Re: RARA-AVIS:  Michael Connelly

Date: 20 Mar 2008

In a message dated 3/20/08 12:46:49 AM, writes:
> For his latest novel, _The Poet_, however, Connelly has decided to take
> a break from Bosch, and has instead written an unusually thoughtful and
> unsettling serial killer novel. One that  focusses firmly on the role of
> the hunters: "I tried to make the hunt more interesting than the actual
> killer," confirms Connelly, "I didn't want to spend a whole lot of time
> with the killer".

this is part of what makes this book so compelling. by withholding the killer, tracking him down by his extraordinary feats makes him riveting

later, in The Narrows, the same killer takes on more human proportions simply because we're spending time with him

there's something to be said about fear of the unknown. with rare exceptions I've found this to be true. the only one that immediately springs to mind was in Michael Mann's adaptation of Thomas Harris' Red Dragon, the brilliant thriller MANHUNTER. the killer's deeds are creepy, yes. but when we actually meet the gigantic, hairlipped, stocking masked Francis Dollarhyde thru the eyes of his terrified captive Freddie Lounds, it's freak out time. and then Mann actually makes the guy sympathetic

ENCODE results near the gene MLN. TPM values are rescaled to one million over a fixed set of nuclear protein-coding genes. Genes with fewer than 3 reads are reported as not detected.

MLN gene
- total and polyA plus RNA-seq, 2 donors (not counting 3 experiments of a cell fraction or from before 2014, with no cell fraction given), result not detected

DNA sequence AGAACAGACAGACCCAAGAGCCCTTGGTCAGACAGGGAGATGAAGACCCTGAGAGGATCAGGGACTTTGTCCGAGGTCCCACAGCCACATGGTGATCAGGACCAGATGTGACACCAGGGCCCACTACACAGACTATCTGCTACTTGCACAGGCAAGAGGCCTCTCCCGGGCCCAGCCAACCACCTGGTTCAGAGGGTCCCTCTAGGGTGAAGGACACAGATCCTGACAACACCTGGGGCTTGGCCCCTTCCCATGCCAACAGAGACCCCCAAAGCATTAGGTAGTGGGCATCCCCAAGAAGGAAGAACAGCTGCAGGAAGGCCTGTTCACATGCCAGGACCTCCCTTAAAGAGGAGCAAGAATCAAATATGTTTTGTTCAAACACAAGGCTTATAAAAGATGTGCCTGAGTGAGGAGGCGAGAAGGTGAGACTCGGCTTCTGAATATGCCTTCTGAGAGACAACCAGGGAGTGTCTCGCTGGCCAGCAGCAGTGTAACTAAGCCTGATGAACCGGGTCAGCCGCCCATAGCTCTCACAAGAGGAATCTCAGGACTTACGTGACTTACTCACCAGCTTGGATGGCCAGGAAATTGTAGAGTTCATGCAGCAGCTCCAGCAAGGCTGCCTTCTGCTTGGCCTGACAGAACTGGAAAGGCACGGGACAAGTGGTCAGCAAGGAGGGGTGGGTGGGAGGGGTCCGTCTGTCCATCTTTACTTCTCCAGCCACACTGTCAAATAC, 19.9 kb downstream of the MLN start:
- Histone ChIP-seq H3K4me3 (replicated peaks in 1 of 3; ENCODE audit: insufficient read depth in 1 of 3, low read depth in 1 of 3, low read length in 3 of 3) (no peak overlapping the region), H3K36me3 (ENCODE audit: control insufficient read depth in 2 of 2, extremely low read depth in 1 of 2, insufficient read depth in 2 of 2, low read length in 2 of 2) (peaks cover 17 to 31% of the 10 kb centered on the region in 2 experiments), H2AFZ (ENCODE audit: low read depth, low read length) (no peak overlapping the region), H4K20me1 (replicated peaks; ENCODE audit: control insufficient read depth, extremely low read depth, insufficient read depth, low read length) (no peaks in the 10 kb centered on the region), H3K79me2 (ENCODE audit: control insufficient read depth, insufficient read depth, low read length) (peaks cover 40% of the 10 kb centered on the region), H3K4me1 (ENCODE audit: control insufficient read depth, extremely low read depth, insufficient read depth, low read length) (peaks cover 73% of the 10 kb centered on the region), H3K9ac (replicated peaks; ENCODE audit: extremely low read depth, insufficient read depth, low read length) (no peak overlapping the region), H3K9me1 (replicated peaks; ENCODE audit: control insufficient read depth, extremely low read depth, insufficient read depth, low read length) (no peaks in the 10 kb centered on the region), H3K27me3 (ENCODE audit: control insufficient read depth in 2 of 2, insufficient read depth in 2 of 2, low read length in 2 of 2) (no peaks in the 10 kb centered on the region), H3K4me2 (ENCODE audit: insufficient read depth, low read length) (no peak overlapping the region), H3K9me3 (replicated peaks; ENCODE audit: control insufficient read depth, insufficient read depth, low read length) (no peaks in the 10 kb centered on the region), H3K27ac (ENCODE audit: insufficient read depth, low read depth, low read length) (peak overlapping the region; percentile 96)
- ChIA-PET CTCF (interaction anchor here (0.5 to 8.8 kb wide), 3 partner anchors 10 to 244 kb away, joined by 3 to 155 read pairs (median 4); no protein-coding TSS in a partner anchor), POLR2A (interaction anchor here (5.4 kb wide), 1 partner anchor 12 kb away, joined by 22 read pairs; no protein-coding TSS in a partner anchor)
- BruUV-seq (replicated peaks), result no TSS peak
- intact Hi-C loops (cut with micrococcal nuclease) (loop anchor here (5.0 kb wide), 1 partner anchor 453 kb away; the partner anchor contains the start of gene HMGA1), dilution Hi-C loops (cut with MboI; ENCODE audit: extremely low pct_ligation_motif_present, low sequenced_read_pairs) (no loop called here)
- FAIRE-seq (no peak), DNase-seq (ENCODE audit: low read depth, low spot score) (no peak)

and Bryan Cox's detached portrayal of Hannibal Lecter in the same film is nightmare inducing

John Lau

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